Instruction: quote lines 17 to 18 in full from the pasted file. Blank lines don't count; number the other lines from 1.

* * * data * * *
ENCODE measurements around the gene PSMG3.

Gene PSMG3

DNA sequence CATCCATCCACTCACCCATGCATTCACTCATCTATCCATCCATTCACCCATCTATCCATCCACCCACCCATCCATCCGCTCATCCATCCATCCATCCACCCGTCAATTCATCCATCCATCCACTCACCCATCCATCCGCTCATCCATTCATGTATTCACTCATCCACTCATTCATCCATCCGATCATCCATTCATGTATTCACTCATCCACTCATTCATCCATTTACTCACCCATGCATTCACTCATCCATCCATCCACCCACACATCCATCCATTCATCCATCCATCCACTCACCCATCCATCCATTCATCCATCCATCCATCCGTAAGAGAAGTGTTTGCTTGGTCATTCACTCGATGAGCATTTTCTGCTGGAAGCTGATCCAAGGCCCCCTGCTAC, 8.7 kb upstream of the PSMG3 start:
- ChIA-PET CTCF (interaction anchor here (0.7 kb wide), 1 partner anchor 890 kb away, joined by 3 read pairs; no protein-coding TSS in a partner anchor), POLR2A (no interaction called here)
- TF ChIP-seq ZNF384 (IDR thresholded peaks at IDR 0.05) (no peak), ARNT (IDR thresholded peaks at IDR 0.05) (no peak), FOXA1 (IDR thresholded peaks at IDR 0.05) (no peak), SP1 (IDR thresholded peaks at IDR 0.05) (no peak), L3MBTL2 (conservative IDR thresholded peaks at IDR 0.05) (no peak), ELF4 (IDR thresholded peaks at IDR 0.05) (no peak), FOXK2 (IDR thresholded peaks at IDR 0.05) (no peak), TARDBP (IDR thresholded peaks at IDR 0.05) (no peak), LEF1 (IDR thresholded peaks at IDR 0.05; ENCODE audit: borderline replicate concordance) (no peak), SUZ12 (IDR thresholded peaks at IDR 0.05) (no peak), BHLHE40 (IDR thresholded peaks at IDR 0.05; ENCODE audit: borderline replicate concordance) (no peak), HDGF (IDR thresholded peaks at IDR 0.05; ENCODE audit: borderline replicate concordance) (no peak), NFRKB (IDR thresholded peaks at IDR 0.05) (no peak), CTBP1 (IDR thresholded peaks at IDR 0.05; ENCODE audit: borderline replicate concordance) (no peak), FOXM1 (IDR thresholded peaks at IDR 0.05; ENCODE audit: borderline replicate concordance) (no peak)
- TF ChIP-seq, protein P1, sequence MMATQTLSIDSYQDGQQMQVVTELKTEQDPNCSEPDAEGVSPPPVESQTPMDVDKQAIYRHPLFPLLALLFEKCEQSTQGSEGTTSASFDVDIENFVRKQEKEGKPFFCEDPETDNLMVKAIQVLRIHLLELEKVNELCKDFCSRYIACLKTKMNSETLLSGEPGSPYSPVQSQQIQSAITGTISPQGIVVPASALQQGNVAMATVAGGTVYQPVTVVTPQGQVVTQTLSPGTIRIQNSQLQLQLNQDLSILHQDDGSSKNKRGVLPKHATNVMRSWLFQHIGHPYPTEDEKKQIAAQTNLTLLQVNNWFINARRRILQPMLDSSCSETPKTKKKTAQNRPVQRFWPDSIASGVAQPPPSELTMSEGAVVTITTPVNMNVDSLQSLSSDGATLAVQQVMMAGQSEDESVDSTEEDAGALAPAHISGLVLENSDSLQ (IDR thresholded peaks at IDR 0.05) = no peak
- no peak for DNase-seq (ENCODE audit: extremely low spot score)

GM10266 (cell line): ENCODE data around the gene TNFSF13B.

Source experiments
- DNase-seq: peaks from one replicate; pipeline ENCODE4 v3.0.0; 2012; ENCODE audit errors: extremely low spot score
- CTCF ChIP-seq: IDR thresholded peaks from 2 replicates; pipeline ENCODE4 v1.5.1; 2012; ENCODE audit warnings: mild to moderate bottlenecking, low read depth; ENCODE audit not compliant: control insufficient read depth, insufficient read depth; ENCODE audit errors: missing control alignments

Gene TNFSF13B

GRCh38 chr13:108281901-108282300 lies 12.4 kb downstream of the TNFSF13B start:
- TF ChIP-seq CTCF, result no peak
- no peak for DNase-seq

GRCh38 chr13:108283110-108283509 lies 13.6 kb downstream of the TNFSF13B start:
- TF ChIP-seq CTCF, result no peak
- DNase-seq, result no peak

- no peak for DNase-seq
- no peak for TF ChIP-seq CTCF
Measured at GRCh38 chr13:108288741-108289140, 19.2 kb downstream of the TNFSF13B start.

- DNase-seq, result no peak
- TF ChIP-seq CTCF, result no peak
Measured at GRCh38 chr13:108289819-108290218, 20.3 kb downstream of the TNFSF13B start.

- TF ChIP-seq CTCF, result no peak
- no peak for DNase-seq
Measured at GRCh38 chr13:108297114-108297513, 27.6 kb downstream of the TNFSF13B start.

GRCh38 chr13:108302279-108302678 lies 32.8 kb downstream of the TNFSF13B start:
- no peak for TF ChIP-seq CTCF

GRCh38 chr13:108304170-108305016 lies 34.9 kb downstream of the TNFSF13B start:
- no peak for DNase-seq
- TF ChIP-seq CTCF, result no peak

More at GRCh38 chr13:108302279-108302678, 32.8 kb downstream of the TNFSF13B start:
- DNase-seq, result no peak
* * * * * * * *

- TF ChIP-seq CTCF, result no peak
- DNase-seq, result no peak